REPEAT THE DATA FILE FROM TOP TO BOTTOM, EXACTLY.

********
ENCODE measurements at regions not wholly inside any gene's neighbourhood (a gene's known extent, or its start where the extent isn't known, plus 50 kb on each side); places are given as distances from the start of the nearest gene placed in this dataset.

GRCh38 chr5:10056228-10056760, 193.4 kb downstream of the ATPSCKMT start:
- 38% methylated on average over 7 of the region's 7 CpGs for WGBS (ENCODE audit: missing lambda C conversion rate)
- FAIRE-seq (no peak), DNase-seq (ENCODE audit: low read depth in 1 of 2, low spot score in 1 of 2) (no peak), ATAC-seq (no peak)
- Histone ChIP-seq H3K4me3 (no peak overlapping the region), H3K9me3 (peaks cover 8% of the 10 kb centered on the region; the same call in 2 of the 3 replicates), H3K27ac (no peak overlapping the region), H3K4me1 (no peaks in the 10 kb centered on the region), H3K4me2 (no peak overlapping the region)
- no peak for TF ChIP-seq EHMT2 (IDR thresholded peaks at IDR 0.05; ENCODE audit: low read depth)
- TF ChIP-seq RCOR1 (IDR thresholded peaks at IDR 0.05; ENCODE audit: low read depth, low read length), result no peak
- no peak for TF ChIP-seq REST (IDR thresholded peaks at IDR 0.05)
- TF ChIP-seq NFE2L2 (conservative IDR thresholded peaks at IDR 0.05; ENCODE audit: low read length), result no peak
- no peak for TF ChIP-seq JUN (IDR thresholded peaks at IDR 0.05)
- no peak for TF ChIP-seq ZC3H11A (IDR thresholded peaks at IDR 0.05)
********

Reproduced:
ENCODE measurements at regions not wholly inside any gene's neighbourhood (a gene's known extent, or its start where the extent isn't known, plus 50 kb on each side); places are given as distances from the start of the nearest gene placed in this dataset.

GRCh38 chr5:10056228-10056760, 193.4 kb downstream of the ATPSCKMT start:
- 38% methylated on average over 7 of the region's 7 CpGs for WGBS (ENCODE audit: missing lambda C conversion rate)
- FAIRE-seq (no peak), DNase-seq (ENCODE audit: low read depth in 1 of 2, low spot score in 1 of 2) (no peak), ATAC-seq (no peak)
- Histone ChIP-seq H3K4me3 (no peak overlapping the region), H3K9me3 (peaks cover 8% of the 10 kb centered on the region; the same call in 2 of the 3 replicates), H3K27ac (no peak overlapping the region), H3K4me1 (no peaks in the 10 kb centered on the region), H3K4me2 (no peak overlapping the region)
- no peak for TF ChIP-seq EHMT2 (IDR thresholded peaks at IDR 0.05; ENCODE audit: low read depth)
- TF ChIP-seq RCOR1 (IDR thresholded peaks at IDR 0.05; ENCODE audit: low read depth, low read length), result no peak
- no peak for TF ChIP-seq REST (IDR thresholded peaks at IDR 0.05)
- TF ChIP-seq NFE2L2 (conservative IDR thresholded peaks at IDR 0.05; ENCODE audit: low read length), result no peak
- no peak for TF ChIP-seq JUN (IDR thresholded peaks at IDR 0.05)
- no peak for TF ChIP-seq ZC3H11A (IDR thresholded peaks at IDR 0.05)